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Angels in popular art are often depicted as delicate creatures swooping down on soft wings of mercy.

But for dozens of single moms in Sonoma County, their prayers are answered by everyday super-heroes who drive up in a truck wearing work clothes and lugging a tool box.

They might fix a stopped-up drain pipe or repair a faulty electrical wire, replace a leaky faucet, mow weeds or change a broken lock.

They are a largely male army of professional tradesmen, mechanics and skilled home handymen, many husbands and fathers themselves who, through a local non-profit called Serve A Little, tackle the fix-it lists of struggling single moms and military wives.

"Even if I had a screw or a drill I wouldn't know what to do," admitted Jessica Birrer, 32, who worried her toddler daughter might tumble over her third-floor Santa Rosa apartment balcony until Serve A Little volunteers came by with their power tools to affix a Plexiglas barrier. It was a little thing, but a grateful Birrer knows the child-proofing could be a lifesaver.

The free service is the brainchild of Matthew Nalywaiko, a 30-year-old Rohnert Park man who, looking for a meaningful calling, saw a need and set out to fill it.

"We just connect the dots. We're the connection point between the people who need help and people who want to help," said Nalywaiko, whose search for purpose after graduating from Rancho Cotate High School took him to poor countries like India and Mexico, where he worked in orphanages and met young girls sold into the sex trade.

He was profoundly moved. With the support of his church, Redwood Covenant in Santa Rosa, Nalywaiko went to film school in Hawaii, spent a year in L.A. perfecting his editing skills and began making short films for human-services organizations to raise awareness for their causes, all while making a living in construction. But something still was missing.

"I didn't really feel like it was what I was supposed to do," he said over coffee at a noisy Rohnert Park coffee shop where, as the unpaid head of an agency without an office, he sometimes meets with his board.

He remembers the Tuesday morning in September 2009 when the inspiration came to him to match regular guys who wanted to volunteer with single moms who needed a hand. It quickly took off. Serve A Little currently has a roster of some 80 volunteers and has helped out some 200 families in Sonoma County.

It operates under the non-profit umbrella of Community Builders Group, a larger network of contractors who organized after participating in a TV Extreme Home Makeover project for a Penngrove family. While Community Builders does bigger jobs for non-profits and families, Serve A Little fills the small, single-day jobs that fall through the charity cracks.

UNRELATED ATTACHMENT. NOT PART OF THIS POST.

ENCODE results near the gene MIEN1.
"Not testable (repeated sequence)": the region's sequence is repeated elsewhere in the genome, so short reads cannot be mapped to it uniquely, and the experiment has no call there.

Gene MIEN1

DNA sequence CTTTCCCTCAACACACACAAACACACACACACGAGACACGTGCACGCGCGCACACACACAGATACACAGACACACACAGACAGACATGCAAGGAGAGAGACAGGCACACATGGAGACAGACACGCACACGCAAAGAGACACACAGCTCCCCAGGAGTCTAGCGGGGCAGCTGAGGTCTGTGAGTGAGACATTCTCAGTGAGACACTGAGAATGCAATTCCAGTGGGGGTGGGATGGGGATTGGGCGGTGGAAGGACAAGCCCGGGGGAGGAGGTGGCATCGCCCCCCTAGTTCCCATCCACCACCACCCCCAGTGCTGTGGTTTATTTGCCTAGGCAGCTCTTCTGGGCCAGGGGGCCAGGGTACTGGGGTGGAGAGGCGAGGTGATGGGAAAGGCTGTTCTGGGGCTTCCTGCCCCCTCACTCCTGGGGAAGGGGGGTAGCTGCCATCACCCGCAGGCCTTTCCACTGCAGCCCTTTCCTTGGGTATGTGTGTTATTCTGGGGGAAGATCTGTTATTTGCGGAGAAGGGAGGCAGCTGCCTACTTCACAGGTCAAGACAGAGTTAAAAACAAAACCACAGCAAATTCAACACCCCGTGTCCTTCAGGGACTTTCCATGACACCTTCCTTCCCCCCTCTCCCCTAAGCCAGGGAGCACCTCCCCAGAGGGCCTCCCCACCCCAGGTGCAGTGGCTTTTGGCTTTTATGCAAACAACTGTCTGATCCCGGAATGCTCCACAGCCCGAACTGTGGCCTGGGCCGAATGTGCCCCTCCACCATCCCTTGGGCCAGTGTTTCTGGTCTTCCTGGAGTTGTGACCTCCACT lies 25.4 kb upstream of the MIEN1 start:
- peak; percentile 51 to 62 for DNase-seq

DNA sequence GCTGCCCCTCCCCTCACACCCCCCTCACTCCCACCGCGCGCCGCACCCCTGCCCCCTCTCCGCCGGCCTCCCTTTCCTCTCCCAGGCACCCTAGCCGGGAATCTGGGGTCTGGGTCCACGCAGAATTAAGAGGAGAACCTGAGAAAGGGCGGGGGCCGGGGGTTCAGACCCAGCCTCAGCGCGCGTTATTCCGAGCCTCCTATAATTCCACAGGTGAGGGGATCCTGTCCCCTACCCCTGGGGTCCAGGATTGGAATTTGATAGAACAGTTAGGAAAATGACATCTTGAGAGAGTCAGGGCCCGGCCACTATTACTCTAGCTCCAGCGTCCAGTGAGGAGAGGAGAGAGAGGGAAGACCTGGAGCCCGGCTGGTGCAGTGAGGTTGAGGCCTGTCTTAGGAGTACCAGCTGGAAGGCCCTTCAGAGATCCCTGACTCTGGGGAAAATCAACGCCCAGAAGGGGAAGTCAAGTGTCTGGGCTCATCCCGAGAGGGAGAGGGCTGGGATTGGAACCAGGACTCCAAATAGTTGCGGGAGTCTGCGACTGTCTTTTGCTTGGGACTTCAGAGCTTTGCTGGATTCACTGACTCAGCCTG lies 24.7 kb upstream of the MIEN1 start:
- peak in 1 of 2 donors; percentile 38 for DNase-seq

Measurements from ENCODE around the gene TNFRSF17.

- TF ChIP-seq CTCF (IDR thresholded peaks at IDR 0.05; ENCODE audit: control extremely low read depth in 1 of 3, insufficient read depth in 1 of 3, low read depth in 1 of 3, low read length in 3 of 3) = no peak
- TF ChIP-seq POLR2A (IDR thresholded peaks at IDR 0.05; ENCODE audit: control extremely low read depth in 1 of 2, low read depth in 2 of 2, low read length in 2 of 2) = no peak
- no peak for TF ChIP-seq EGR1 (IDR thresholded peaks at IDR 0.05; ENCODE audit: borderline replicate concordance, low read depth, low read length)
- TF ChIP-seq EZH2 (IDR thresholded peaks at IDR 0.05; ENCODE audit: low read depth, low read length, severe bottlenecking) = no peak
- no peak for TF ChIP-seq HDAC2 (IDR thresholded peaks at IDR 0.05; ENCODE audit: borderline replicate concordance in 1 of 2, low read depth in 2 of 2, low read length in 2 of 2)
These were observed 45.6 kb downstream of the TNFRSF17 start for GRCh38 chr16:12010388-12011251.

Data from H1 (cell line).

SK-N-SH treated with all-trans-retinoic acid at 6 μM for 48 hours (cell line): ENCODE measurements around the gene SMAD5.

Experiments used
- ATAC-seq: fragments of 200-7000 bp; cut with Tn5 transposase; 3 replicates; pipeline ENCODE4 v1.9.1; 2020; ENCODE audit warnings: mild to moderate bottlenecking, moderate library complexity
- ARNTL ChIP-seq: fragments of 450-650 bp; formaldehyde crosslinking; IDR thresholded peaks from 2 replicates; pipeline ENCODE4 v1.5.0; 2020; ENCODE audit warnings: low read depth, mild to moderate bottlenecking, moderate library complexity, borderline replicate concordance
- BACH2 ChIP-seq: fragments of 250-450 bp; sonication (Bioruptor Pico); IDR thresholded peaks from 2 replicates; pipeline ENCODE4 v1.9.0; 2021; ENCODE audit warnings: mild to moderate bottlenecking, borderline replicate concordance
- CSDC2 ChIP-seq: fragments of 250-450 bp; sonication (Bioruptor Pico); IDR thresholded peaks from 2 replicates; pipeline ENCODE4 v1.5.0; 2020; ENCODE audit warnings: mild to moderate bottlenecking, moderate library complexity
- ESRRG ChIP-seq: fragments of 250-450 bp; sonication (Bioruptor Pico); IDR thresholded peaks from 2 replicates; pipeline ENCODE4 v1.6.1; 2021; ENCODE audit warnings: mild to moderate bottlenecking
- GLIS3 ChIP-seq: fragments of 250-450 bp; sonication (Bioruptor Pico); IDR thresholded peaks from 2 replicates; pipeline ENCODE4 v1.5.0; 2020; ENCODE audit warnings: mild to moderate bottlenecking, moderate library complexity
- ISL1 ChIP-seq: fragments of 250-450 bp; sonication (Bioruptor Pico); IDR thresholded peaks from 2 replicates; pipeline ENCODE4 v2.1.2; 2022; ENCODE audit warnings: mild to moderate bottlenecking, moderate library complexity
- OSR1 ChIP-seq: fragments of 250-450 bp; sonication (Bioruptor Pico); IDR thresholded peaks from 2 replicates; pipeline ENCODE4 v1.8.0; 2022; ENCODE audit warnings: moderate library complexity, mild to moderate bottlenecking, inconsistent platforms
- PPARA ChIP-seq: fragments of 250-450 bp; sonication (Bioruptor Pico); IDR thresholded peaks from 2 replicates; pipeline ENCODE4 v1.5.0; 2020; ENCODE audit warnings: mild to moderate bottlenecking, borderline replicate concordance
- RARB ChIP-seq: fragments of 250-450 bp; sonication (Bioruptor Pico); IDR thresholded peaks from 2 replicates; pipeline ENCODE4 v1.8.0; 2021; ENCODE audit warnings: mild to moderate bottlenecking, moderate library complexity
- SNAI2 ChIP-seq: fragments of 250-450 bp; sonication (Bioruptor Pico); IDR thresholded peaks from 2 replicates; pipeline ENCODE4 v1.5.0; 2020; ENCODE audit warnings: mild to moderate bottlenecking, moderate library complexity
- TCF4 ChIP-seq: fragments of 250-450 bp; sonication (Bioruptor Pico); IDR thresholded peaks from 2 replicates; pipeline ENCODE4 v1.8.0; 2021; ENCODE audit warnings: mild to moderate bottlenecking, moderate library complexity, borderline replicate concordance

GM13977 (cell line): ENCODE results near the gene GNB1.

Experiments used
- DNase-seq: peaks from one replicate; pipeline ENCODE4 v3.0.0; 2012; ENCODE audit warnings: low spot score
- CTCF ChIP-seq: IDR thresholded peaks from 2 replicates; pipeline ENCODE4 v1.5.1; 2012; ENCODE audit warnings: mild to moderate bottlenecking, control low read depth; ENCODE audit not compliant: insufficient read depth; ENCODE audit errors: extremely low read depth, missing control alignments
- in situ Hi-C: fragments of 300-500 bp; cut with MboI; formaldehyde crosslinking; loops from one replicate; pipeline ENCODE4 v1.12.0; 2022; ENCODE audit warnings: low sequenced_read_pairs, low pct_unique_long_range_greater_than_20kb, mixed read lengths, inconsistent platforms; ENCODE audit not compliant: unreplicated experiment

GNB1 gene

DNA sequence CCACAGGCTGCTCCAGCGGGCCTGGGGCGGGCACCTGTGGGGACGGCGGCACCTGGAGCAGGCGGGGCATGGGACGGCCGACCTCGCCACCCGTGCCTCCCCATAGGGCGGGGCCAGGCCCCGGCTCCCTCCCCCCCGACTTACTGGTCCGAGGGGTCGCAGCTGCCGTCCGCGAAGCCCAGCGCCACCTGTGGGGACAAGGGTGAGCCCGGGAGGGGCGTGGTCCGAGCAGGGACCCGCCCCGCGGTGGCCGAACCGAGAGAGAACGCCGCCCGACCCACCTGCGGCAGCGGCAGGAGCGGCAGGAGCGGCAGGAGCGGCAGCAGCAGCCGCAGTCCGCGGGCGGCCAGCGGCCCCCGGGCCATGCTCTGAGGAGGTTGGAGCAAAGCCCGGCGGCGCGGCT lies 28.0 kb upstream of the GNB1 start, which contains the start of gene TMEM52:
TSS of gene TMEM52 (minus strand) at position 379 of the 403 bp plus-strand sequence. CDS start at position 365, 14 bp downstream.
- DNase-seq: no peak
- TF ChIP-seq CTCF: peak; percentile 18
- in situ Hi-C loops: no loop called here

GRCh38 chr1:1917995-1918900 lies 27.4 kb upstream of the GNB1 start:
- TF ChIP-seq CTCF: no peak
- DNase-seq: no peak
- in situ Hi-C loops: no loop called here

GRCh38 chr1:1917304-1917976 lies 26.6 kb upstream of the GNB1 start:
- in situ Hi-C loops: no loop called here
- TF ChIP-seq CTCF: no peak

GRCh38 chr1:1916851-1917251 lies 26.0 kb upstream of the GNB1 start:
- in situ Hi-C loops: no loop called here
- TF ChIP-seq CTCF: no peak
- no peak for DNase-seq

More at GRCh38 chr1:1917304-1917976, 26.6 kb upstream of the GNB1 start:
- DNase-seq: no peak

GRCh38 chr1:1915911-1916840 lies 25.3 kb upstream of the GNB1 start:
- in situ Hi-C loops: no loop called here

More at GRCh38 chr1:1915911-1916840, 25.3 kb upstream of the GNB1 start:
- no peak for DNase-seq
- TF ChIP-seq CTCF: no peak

There was the mom whose front door lock was broken.

"She woke up one night to some drunk guy standing over her kid's crib," he recalled. "It took us five minutes to come in and fix it."

While there, they noticed her stove didn't work, she needed a bigger refrigerator and had a broken window. They returned and fixed it all.

There was the mother and son who both are autistic, living in a house with two bathrooms, neither of which worked. And there was the mom who was thrilled to get a light switch fixed. She had jury-rigged it on with a clothes pin. When she came home from work, not only were her fixtures working, but general contractor Jeff Sutton and a cohort had built her a picket fence — a dream fulfilled.

"It's just so rewarding to put a smile on somebody's face," said Sutton, noting that a number of the women said it restored their faith in men after being hurt and taken advantage of by the wrong guys.

Serve A Little has mechanics who fix cars and has even procured a few cars for moms who don't have them. Seeking specifically to help low-income working moms or those trying to lift themselves up by going to school, they have gotten referrals from churches, Catholic Charities and a social services agency serving The Federated Indians of Graton Rancheria in Rohnert Park.

Nalywaiko supports himself working half-time doing video work for the Santa Rosa company VisiQuate, whose CEO Brian Robertson supports the cause, including the newest Serve A Little project, building a school in Haiti.

He felt drawn to help Haiti, the poorest country in the Americas, after 2010's catastrophic earthquake. Working with John Wanger, a civil engineer from Santa Rosa, Nalywaiko located a village where 25 kids die each year crossing a treacherous river to school. They have raised a quarter of the $80,000 it will cost to build them a new, closer school, using local labor to boost the impoverished economy. They hope to start work this summer.

Haitians live with such intransigent misery that many knowingly gamble their children's lives on the hope that an education is the path out of poverty.

Nalywaiko laments that many well-meaning people spend a lot going to poor places to do hands-on service work.

It's much better, he said, to put that money into programs that provide local jobs, part of a paradigm shift he's leading with Serve A Little.

(You can reach Staff Writer Meg McConahey at meg.mcconahey@pressdemocrat.com)

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